There are a lot of different investment options available today, and with all that choice it's easy to dismiss bank stocks as villains, as "too big to fail," or simply as "too risky."
While there are certainly just reasons for those sentiments, bank stocks in general can be a great place to invest your money. Here are three fundamental reasons I think bank stocks are smart investments.
Long-tail revenue In many industries, when a company completes a sale, that transaction marks the end of the financial benefit for the company. A phone manufacturer, for example, makes money only when someone buys a new phone. To make more money off of that customer, the phone maker must sell the customer another phone. Over time and with competition, that can be a challenging proposition.
For banks, the revenue model has a much longer time horizon. When a bank originates a loan, it will typically collect a fee at the time the loan closes. Then, every single month until the loan is paid off, the bank makes even more money from the interest that accrues each and every day. That means banks today are still generating revenue from sales that were closed years ago.
At the same time, banks have the ability to sell loans to investors in the secondary markets, oftentimes at a premium price. This gives banks the ability to choose whether they want to hold on to a loan for the long term or to cash in on the value of future loan payments at any given time. If the bank does choose to cash in by selling a loan onto the secondary market, the cash generated is not only profitable, it's also a quick way to raise money to fund even more loans and repeat the cycle.
Altogether, this is a powerful tool to smooth earnings over time, manage balance sheet risk, and fund growth.
Cheap deposits Companies generally have two options to fund their operations -- capital from investors or debt. Banks have a third, powerful choice: customer deposits. Deposits are a very cheap funding source in normal times and are particularly so in today's low interest rate environment.
JPMorgan Chase's $2.4 trillion balance sheet, for example, was funded by $1.3 trillion in customer deposits as of March 31, 2016. Of those deposits, 30.6% paid no interest whatsoever. That's free money for the bank to invest, fund loans, and generate cost free yield. Many of the remaining deposits pay only a pittance in today's environment, oftentimes as low as 0.1% per year.
This amounts to free money that JPMorgan and other banks are able to put to work at a cost that other industries simply cannot match.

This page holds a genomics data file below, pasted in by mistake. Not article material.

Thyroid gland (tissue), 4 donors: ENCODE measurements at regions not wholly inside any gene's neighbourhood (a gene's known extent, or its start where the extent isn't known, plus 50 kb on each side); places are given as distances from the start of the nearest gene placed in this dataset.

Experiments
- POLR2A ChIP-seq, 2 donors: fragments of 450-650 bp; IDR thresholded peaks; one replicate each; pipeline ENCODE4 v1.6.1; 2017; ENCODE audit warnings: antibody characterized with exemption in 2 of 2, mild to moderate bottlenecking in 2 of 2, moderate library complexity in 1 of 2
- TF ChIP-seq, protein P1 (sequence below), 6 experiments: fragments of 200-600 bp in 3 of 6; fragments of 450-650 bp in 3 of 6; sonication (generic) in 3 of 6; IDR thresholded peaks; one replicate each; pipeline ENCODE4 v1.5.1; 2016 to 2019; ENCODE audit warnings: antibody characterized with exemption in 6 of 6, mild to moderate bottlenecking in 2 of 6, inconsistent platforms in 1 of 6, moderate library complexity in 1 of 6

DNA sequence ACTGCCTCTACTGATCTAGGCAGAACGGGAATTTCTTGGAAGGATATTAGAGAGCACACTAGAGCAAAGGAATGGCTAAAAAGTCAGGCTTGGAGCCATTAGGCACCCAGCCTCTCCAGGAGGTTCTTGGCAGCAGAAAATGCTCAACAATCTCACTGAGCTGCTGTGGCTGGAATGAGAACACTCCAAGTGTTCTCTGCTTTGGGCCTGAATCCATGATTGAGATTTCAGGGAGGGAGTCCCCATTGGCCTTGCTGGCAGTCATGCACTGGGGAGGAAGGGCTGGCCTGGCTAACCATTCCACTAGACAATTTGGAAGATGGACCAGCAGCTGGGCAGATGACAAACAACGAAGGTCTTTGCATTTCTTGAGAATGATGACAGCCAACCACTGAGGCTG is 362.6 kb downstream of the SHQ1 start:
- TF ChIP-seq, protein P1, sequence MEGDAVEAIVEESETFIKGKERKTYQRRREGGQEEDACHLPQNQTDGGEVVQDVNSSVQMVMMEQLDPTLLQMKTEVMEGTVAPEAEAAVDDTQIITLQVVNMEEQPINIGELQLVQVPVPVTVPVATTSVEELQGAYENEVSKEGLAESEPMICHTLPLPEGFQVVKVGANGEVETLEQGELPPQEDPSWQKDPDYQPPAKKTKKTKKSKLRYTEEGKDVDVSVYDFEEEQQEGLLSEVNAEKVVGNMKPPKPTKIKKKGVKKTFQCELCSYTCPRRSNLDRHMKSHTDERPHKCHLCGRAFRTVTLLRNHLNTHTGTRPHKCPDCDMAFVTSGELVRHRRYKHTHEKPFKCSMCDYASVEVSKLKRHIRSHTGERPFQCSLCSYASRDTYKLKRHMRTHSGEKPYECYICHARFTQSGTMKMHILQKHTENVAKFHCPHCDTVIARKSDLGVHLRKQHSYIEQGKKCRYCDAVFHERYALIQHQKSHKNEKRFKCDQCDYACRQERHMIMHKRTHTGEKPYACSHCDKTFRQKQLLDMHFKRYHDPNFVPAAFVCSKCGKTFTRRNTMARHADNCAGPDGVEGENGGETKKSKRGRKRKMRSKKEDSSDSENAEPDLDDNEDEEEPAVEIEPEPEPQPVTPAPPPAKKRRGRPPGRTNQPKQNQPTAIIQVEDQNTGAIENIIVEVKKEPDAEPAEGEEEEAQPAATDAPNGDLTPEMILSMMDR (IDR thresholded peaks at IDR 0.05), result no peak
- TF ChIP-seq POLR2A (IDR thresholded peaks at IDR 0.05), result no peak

Diverse revenue streams Third, banks are excellent at finding ways to supplement and diversify their revenue streams. This is a natural evolution past the lending business model, because loans are a highly cyclical business. When the economy booms, loans are readily available, in demand, and repaid consistently. However, during recessions or economic slowdowns, businesses and individuals tend to deleverage, reduce demand, and increasingly default on their loans.
To counteract the credit cycle, banks have learned to expand their sources of revenue. Bank of America , for example, actually generated more non-interest income than net interest income in this year's first quarter. Non-interest income was $10.3 billion versus the bank's $9.2 billion in net interest income. The bank's investment banking division, Bank of America Merrill Lynch, is a large driver here, bringing in fees for investment management, advisory, trading, and other non-lending revenue streams. Bank of America also generates revenue from selling insurance products, collecting fees on deposit products, credit and debit card fees, and more.
It's not just the largest banks such as Bank of America either. Smaller banks are also able to supplement their core lending businesses with diverse revenue streams. First Republic Bank bases its business first and foremost on originating jumbo-sized mortgage loans to high-net-worth clientele in nine select markets around the Unites States. Yet even with its heavy, core focus on the mortgage loan, the bank is still able to successfully cross-sell an array of value-added, non-loan products to its customers. The result is a diverse revenue stream of interest income from loans, interest from investments (think bonds and mortgage-backed securities), investment management income, and brokerage fees, along with a host of deposit, loan-servicing, trust, and other fees.
At the end of the day, the most important consideration is quality For these reasons and more, I think bank stocks can be a great place to find-long term, winning stocks. Therefore, the next step is finding the right bank stock out of the thousands of options in the market today.
My recommendation is to start your search by looking for proven, high-performing banks. These banks have shown that they are capable of taking full advantage of their competitive edge throughout all phases of the credit cycle.
The article 3 Reasons Bank Stocks Are Smart Investments originally appeared on Fool.com.
Jay Jenkins has no position in any stocks mentioned. The Motley Fool recommends Bank of America. Try any of our Foolish newsletter services free for 30 days. We Fools may not all hold the same opinions, but we all believe that considering a diverse range of insights makes us better investors. The Motley Fool has a disclosure policy.
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